Do Our 20-Year Old Selves Have Anything to Teach Us?

by Chloe Jeffreys · 33 comments

in Women in Midlife

Last week’s post for the GenFab bloghop hit The Big Time. It was featured on four or five different channels of the Huffington Post, and my post was one of the ones that was quoted.

Here’s the snip of my quote that made the Huffington Post:

HuffPost-Quote

Yay!! Now the world knows I’m not a lesbian. I know there was a lot of speculation about this out there and I for one am glad these nasty rumors have finally been laid to rest.

What Can The Future Teach Us About Today?

What was amazing to me is not that we made the Huffington Post, but how much I personally got out of those letters. As I read through all the posts in the bloghop (which I highly recommend if you haven’t done so yet), I saw three main themes emerge, and it stuns me how much these themes speak to me today.

It makes me wonder with some fear and trepidation what my 70-year old self will have to say to me in the bloghop of the future if I don’t listen.

So here are the three timeless life lessons I learned from the wise women of GenFab:

1. Don’t Settle.

Yeah, that guy, job, city, university, seems so wonderful–or isn’t that bad–but he, it, that place, isn’t worth setting for. Girl, don’t settle for good enough or not that bad. You deserve more than that!

Hmmm. As I read through the 34 posts written by women of a certain age pleading with their younger selves not to settle, I began wondering: What am I white-knuckling today that my 70-year old self will look back on and wish I hadn’t settled for?

Nelson Mandela said,

There is no passion to be found playing small – in settling for a life that is less than the one you are capable of living.

The hard truth is that we usually must let go of the small first before the life we are capable of living will reveal itself. We must stop settling and risk the unknown, and that takes faith. Faith in God and/or faith in ourselves. And faith that there really is a life out there better than the one we’ve settled for.

2. Believe in Yourself.

Yeah, I know. You feel ugly, fat, too skinny, too tall, too short, too flat-chested, too well-endowed, and your hair is too curly/straight. You aren’t educated enough; you have the wrong degree; you went to the wrong school; you don’t have family support; you’re trapped supporting your demanding family. You feel worthless and don’t have the talent or tools to make your dreams come true. But none of that means you can’t reach for the brass ring. Reach for it anyway! Girl, believe in yourself because sometimes no one else will.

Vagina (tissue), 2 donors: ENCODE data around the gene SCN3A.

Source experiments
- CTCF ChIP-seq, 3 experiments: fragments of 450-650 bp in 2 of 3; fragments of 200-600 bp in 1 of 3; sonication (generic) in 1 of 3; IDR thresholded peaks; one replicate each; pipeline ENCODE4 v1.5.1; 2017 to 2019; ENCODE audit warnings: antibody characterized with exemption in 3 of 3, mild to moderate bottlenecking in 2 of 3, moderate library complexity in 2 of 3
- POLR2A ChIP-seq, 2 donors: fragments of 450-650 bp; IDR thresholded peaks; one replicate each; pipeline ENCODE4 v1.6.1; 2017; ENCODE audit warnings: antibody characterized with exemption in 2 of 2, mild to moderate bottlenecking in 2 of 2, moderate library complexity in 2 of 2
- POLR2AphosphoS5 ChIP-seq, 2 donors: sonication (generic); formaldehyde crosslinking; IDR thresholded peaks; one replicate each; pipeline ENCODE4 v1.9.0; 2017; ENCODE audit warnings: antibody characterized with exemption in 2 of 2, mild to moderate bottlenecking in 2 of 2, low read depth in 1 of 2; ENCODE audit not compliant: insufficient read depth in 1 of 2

Well? In what ways don’t I believe in myself now? How often do I catch myself these days telling myself, “You’re too old for ____.” Or, “It’s too late to _____.”What will my 70-year old self have to say about that? Is she rolling her eyes at me this very minute and exclaiming, “Shut up! You aren’t too old! And it sure as hell isn’t too late!”

3. Let Go of Fear.

Sure a whole lot of bad, scary, awful, traumatic, and rotten things may/will happen to you, but those catastrophes will be your best teachers. Don’t let your fear of what might happen tomorrow keep you from making anything happen today. Girl, don’t let your non-decisions make your decisions for you!

For quite awhile now I’ve allowed certain non-decisions to make my decisions because I’ve figured that the devil I know is better than the devil I don’t know. I’ve now decided differently. I cannot continue making the easy choice simply because I’m afraid I’ll make a wrong choice. The easy choice is making me so miserable that it is now worth it to me to risk the wrong choice.

Why does change always have to be like this for me? Is it this way for you too?

Ch-ch-changes

There are big changes coming in my life. These changes will be huge and life-altering. I’m about to hold a fire sale, and the only thing for sure staying at this point is my husband. And thank God for that!

You Never Walk Alone

I have some good examples in my life of women grabbing for the brass ring. In addition to all the lovely ladies of GenFab, I have a good friend who has been wanting to become an aesthetician for several years, but she was being pulled along by the troika of self-limitation described above.

She had a good enough job, she had internalized messages from her childhood that left her feeling not good enough, and she was afraid of failure (Who isn’t?).

Days after turning 50, she was laid off from her good enough job, and, after months of soul-searching, she faced her fears and is becoming an aesthetician. Knowing I’m going to need a good aesthetician as I grow old, I’ve been more than thrilled to support her dream, so when she asked me to let her practice doing a Brazilian on me I didn’t hesitate for a second.

Let me introduce you to Rebecca. While ripping my hair out from the roots with hot wax, she’s showing me, and everyone else, that, when you let go of your fears and believe in yourself, you never have to settle.

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